Lott's troubles began at Thurmond's bash, where he told the crowd the United States "wouldn't have had all these problems over all these years" if it had followed Mississippi's lead and backed Thurmond's 1948 bid for the presidency. And according to other reports this week, Lott made a similar comment in 1980 during a Reagan campaign rally. But Thurmond had openly run in '48 on a platform calling for segregation of the races. And though Lott has issued a series of explanations, regrets and apologies, the storm has continued to gather force.

Democratic National Committee chairman Terry McAuliffe criticized Bush for his tardiness in speaking out. "Unfortunately, it took a full week and enormous political pressure for the president to personally acknowledge what the American people have known all along, that Sen. Lott's remarks are anathema to our democratic [principles]," McAuliffe said.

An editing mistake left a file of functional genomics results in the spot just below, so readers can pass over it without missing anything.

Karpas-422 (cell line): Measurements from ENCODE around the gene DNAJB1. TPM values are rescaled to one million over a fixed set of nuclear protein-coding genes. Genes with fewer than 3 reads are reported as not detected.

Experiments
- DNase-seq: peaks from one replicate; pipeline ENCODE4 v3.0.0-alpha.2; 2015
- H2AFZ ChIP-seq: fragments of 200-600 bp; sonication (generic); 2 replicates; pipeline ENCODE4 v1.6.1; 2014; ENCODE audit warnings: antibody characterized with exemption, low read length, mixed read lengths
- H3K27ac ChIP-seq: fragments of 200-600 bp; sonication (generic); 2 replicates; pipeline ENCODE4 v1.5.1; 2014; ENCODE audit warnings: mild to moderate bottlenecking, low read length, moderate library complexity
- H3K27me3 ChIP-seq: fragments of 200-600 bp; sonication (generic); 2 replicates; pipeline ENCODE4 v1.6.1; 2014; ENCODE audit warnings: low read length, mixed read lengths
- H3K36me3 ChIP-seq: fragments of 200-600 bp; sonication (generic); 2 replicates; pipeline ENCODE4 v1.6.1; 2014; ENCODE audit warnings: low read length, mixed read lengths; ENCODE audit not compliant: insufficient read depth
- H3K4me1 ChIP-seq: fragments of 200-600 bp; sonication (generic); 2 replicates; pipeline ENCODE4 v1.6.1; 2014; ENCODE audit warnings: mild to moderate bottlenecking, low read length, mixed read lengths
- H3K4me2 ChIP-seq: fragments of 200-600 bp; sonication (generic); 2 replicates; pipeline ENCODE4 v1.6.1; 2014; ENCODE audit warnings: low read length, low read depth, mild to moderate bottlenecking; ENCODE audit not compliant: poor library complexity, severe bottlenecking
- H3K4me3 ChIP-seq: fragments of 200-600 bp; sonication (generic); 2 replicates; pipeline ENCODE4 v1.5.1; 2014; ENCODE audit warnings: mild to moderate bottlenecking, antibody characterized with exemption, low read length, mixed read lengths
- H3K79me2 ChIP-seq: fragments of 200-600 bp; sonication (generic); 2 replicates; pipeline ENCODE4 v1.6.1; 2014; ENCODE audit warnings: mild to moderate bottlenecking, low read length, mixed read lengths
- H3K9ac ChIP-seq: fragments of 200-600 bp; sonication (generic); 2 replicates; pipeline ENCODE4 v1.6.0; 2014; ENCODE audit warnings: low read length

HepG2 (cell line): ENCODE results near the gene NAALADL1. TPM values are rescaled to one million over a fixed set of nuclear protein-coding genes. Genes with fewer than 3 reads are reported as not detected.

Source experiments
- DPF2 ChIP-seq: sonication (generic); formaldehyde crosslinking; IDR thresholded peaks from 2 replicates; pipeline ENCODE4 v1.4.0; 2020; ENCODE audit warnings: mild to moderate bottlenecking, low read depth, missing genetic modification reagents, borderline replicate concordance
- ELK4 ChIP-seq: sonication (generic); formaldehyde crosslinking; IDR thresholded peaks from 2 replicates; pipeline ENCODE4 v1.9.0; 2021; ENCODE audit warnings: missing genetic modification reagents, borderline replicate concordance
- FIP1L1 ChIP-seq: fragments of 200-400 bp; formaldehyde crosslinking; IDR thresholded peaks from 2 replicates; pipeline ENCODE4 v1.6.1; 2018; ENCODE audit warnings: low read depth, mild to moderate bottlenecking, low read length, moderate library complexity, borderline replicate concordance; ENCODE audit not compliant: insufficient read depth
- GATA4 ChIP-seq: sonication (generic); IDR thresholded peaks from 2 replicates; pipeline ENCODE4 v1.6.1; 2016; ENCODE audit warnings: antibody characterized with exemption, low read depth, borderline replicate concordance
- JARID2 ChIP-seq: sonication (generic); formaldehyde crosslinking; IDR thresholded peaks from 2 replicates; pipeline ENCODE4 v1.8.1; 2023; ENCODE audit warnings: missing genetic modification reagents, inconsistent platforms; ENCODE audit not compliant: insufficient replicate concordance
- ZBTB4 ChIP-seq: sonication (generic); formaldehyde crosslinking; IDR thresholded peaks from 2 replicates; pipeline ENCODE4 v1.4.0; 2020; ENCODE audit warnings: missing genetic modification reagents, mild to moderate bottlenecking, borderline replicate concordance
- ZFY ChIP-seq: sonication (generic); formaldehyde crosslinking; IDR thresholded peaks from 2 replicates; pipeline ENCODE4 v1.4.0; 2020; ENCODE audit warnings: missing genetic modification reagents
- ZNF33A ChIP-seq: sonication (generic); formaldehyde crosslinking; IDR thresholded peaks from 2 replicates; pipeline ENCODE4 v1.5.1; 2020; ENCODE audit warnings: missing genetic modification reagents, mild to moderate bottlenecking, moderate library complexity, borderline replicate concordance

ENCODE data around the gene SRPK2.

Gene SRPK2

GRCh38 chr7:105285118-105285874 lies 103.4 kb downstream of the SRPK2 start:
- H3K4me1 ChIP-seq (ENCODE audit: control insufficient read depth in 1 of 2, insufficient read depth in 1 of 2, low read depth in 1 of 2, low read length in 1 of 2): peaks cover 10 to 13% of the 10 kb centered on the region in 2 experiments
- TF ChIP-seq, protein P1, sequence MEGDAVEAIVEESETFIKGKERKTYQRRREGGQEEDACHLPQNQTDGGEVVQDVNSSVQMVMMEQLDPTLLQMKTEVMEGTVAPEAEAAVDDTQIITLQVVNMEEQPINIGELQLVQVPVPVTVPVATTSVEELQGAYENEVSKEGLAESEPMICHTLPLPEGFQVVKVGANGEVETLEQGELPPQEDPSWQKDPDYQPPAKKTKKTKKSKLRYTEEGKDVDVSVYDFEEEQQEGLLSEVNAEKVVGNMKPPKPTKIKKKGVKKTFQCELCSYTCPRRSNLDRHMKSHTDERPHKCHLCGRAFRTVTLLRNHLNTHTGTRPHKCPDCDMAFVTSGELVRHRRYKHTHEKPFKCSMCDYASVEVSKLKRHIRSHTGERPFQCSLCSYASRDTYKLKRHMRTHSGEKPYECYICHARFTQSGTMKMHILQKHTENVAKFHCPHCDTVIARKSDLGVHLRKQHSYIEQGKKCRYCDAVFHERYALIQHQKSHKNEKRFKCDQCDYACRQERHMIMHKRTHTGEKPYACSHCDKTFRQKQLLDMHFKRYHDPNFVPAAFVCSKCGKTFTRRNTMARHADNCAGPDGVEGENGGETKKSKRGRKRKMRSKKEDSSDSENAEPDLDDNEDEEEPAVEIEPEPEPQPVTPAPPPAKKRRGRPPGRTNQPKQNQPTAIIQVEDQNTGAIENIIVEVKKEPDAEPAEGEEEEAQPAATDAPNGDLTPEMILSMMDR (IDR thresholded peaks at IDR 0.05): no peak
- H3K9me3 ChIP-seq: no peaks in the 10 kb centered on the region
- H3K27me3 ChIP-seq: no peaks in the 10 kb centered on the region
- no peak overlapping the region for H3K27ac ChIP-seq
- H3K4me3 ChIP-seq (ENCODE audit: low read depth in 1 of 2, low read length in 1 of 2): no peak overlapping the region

Of course, McAuliffe did not mention the tardiness of many Democrats in criticizing Lott. Some, like outgoing Majority Leader Tom Daschle, D-S.D., initially accepted Lott's first apology Monday, and did not begin to criticize Lott's remarks until midweek.

Though some of Lott's dubious history has been reported in past years, the latest controversy has sent reporters sifting through his record on race issues. Those searches have yielded a steady stream of new and rediscovered data that has caused many to question his fitness to lead the Senate.

In his own defense, speaking to CNN's Larry King Wednesday, Lott said he had a record of promoting diversity in the state's universities. "I do have a long record of trying to involve African-Americans and supporting our historical black colleges and universities -- Jackson State University, Alcorn University -- making sure that we had an active intern program to bring African-Americans into the state."